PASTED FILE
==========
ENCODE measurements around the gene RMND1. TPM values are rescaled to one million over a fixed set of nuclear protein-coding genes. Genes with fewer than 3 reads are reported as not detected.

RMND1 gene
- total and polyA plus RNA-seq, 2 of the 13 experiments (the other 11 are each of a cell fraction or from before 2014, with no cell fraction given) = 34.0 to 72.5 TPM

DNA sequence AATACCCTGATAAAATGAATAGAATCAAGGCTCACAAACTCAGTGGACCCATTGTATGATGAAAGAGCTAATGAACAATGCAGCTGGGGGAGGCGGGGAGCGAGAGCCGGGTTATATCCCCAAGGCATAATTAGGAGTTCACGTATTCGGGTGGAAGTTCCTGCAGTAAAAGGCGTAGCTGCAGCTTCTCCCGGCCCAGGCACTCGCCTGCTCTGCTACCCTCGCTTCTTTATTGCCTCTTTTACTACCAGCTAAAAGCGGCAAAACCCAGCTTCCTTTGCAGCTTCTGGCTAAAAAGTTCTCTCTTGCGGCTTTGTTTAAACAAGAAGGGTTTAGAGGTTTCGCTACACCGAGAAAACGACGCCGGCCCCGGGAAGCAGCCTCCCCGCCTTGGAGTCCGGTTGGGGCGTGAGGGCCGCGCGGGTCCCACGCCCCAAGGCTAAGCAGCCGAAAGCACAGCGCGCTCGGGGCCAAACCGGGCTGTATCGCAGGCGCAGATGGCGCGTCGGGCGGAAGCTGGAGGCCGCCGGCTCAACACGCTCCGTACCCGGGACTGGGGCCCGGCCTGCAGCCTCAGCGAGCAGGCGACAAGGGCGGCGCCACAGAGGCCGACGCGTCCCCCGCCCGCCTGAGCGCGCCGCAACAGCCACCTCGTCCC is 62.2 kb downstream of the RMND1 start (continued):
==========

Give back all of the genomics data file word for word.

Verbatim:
ENCODE measurements around the gene RMND1. TPM values are rescaled to one million over a fixed set of nuclear protein-coding genes. Genes with fewer than 3 reads are reported as not detected.

RMND1 gene
- total and polyA plus RNA-seq, 2 of the 13 experiments (the other 11 are each of a cell fraction or from before 2014, with no cell fraction given) = 34.0 to 72.5 TPM

DNA sequence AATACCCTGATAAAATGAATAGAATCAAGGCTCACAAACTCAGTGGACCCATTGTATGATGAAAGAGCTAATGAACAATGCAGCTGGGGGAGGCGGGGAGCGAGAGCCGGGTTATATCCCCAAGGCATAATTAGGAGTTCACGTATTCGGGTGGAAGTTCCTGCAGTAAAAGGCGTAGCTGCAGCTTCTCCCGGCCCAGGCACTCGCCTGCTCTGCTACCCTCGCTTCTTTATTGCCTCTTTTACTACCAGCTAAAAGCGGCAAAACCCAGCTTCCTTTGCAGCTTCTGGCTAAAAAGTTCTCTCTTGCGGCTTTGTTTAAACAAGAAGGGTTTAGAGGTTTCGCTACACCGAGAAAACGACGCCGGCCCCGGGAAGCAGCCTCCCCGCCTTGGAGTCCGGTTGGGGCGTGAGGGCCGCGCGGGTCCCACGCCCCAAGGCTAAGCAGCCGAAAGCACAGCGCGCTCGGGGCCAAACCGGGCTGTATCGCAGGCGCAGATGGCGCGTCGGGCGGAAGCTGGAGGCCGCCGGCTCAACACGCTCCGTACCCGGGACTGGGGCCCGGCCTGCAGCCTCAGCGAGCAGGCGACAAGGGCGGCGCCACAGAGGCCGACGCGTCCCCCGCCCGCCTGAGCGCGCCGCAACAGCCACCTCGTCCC is 62.2 kb downstream of the RMND1 start (continued):